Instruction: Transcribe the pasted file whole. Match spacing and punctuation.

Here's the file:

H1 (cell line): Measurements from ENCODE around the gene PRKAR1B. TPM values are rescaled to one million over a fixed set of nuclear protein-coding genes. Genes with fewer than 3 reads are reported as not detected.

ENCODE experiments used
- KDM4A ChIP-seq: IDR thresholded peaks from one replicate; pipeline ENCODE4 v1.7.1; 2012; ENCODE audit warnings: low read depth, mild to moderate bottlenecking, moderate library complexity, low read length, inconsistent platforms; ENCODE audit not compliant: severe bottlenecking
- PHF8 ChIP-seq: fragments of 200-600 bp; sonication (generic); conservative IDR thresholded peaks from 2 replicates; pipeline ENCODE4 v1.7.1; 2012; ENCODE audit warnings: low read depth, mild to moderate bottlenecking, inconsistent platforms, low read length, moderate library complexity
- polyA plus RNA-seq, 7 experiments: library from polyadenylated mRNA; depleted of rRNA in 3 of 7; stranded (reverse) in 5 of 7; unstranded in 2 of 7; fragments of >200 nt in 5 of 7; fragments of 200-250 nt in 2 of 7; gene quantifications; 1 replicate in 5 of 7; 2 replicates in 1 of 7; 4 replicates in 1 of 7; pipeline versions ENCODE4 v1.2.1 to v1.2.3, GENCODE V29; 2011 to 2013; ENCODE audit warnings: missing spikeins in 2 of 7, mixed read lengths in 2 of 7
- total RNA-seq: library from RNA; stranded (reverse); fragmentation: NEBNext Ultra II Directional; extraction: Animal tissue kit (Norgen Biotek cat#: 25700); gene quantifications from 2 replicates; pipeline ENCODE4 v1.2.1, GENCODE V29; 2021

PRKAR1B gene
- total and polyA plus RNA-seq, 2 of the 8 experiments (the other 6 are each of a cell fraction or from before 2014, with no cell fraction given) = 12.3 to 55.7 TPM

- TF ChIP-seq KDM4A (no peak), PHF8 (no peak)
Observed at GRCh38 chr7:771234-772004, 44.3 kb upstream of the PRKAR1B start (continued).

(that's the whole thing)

H1 (cell line): Measurements from ENCODE around the gene PRKAR1B. TPM values are rescaled to one million over a fixed set of nuclear protein-coding genes. Genes with fewer than 3 reads are reported as not detected.

ENCODE experiments used
- KDM4A ChIP-seq: IDR thresholded peaks from one replicate; pipeline ENCODE4 v1.7.1; 2012; ENCODE audit warnings: low read depth, mild to moderate bottlenecking, moderate library complexity, low read length, inconsistent platforms; ENCODE audit not compliant: severe bottlenecking
- PHF8 ChIP-seq: fragments of 200-600 bp; sonication (generic); conservative IDR thresholded peaks from 2 replicates; pipeline ENCODE4 v1.7.1; 2012; ENCODE audit warnings: low read depth, mild to moderate bottlenecking, inconsistent platforms, low read length, moderate library complexity
- polyA plus RNA-seq, 7 experiments: library from polyadenylated mRNA; depleted of rRNA in 3 of 7; stranded (reverse) in 5 of 7; unstranded in 2 of 7; fragments of >200 nt in 5 of 7; fragments of 200-250 nt in 2 of 7; gene quantifications; 1 replicate in 5 of 7; 2 replicates in 1 of 7; 4 replicates in 1 of 7; pipeline versions ENCODE4 v1.2.1 to v1.2.3, GENCODE V29; 2011 to 2013; ENCODE audit warnings: missing spikeins in 2 of 7, mixed read lengths in 2 of 7
- total RNA-seq: library from RNA; stranded (reverse); fragmentation: NEBNext Ultra II Directional; extraction: Animal tissue kit (Norgen Biotek cat#: 25700); gene quantifications from 2 replicates; pipeline ENCODE4 v1.2.1, GENCODE V29; 2021

PRKAR1B gene
- total and polyA plus RNA-seq, 2 of the 8 experiments (the other 6 are each of a cell fraction or from before 2014, with no cell fraction given) = 12.3 to 55.7 TPM

- TF ChIP-seq KDM4A (no peak), PHF8 (no peak)
Observed at GRCh38 chr7:771234-772004, 44.3 kb upstream of the PRKAR1B start (continued).